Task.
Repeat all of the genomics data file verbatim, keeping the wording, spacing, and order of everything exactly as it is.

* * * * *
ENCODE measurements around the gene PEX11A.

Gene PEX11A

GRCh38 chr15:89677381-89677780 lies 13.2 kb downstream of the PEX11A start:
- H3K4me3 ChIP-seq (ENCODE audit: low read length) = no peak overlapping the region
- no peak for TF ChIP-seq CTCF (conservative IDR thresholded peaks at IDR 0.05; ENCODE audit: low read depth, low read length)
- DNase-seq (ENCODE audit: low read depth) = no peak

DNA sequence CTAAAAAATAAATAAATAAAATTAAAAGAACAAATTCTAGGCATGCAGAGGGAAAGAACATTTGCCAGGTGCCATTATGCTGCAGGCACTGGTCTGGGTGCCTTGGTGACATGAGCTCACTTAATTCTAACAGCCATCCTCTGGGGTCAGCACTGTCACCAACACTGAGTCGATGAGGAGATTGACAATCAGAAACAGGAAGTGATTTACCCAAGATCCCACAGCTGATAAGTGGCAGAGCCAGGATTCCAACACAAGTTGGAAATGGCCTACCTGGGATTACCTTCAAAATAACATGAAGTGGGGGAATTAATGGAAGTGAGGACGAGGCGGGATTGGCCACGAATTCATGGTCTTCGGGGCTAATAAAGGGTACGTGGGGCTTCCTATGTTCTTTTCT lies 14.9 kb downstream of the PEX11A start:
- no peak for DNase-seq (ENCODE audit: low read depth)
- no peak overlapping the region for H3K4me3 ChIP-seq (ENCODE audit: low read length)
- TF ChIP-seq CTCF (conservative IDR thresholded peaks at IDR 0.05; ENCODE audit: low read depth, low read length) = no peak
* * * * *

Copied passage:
ENCODE measurements around the gene PEX11A.

Gene PEX11A

GRCh38 chr15:89677381-89677780 lies 13.2 kb downstream of the PEX11A start:
- H3K4me3 ChIP-seq (ENCODE audit: low read length) = no peak overlapping the region
- no peak for TF ChIP-seq CTCF (conservative IDR thresholded peaks at IDR 0.05; ENCODE audit: low read depth, low read length)
- DNase-seq (ENCODE audit: low read depth) = no peak

DNA sequence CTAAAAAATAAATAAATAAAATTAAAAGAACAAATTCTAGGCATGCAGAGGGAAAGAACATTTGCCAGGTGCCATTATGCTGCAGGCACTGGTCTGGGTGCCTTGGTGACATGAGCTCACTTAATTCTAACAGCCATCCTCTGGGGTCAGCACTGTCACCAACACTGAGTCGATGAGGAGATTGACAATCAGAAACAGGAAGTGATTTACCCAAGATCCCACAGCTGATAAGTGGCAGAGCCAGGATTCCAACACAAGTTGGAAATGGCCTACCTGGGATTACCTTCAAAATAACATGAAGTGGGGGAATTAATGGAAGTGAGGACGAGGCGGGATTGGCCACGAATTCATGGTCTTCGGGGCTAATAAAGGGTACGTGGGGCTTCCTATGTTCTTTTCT lies 14.9 kb downstream of the PEX11A start:
- no peak for DNase-seq (ENCODE audit: low read depth)
- no peak overlapping the region for H3K4me3 ChIP-seq (ENCODE audit: low read length)
- TF ChIP-seq CTCF (conservative IDR thresholded peaks at IDR 0.05; ENCODE audit: low read depth, low read length) = no peak